Literary Orphans

She Says by Friday Faraday

The hammer knocks a sweet song against the skull with a deceitful I love you in its lingering after-kiss. A liar, a crosser, a heathen it leaves in the wake to pick up the jagged pieces of her soul.

Tape wouldn’t fix it.

Ten types of glue wouldn’t put things back together.

Her shatter reflection bangs like heavy pots and pans. She looks for herself in the cracks, but the salty wounds left nothing but empty bones staring back.

She floats alone, waiting to be echo home, back before it happen, back before he went out of mind. She floats in the orbit of a thousand suns but the cold still holds her.

Spin around.

Toss aside.

Shake, shake, shake.

That long ago night turns her inside out, pressures her into a too comfortable silence. She looks for answers in the dark, not waiting for the hum and buzz of shame to take her into its depths.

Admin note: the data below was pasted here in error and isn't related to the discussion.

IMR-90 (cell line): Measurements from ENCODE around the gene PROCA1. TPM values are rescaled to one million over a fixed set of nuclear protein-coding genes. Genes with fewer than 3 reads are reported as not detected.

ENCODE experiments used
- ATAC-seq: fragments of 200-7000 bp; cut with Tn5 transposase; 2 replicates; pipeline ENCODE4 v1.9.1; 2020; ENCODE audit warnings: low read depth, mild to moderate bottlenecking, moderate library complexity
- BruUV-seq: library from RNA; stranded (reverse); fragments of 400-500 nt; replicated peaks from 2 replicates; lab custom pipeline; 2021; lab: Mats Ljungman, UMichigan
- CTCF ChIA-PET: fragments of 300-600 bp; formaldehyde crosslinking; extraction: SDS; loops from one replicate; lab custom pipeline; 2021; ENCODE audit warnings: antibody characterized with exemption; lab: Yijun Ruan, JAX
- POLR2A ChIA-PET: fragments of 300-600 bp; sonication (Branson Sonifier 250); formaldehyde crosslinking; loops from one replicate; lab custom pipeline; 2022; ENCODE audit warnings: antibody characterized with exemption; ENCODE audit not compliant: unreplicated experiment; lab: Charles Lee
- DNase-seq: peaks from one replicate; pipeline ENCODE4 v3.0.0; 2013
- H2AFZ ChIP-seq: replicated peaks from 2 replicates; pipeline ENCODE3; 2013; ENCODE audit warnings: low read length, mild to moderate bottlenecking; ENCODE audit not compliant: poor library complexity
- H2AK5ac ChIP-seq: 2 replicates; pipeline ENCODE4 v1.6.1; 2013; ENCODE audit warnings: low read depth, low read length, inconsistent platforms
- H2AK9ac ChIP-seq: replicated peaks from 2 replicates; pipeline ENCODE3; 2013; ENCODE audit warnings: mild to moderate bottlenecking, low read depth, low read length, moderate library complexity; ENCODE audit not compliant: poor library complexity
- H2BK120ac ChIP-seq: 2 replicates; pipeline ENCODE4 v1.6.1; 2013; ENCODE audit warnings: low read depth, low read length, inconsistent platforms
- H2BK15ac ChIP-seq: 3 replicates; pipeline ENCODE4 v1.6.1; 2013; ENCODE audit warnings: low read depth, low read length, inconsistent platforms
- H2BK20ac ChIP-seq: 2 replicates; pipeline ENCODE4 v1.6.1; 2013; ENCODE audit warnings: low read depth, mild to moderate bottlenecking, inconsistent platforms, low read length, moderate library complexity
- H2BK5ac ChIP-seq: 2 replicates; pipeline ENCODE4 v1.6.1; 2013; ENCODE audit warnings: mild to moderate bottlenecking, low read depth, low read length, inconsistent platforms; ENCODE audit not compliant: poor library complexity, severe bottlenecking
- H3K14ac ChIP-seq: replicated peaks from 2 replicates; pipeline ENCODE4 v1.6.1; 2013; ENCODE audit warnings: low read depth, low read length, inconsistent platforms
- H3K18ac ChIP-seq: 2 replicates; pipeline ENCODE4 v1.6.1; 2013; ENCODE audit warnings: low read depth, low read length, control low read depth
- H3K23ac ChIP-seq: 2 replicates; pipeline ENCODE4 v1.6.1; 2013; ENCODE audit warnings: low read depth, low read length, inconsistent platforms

She says words to fix her killing.

She says words to upset him.

She says words to the eyes of sisters.

“Me too.”

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Friday Faraday was born on the south side of Chicago. Agender and Pansexual, Friday wants their writing to be a voice for POC, the LGBTQ community, and intersectional feminism. A graduate of Southern New Hampshire University. A member of Sigma Tau Delta. Friday is an Adjunct Professor at Wilbur Wright College and has been published by The Paragon Journal, Nabu Review, and OUT/CAST magazine.

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–Art by Jaime Ryan